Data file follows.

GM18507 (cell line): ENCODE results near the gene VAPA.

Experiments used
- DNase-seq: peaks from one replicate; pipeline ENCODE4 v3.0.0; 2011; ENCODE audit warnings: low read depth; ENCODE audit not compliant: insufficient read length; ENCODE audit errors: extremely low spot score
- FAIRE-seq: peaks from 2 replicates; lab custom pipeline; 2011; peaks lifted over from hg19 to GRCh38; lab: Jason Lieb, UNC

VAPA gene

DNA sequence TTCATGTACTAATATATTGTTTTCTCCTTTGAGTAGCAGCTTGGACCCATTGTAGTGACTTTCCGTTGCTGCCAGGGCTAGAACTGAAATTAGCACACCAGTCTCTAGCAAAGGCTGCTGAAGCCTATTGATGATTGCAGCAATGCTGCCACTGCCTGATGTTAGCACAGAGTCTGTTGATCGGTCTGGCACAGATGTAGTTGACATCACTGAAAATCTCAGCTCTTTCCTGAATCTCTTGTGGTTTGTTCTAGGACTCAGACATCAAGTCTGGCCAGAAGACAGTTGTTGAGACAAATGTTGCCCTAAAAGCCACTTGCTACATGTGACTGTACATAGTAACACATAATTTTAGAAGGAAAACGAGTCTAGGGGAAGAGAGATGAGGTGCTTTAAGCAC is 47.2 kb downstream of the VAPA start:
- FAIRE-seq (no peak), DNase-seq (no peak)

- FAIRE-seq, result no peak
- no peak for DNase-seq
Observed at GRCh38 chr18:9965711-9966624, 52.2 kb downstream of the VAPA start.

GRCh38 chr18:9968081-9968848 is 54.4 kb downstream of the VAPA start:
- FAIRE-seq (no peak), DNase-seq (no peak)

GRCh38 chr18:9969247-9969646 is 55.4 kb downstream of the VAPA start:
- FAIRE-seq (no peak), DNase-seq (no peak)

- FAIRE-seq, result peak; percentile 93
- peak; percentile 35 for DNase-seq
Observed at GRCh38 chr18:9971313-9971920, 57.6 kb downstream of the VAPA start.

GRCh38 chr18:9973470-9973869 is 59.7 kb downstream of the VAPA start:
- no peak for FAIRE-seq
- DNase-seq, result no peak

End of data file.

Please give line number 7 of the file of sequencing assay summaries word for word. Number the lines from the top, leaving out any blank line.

- FAIRE-seq (no peak), DNase-seq (no peak)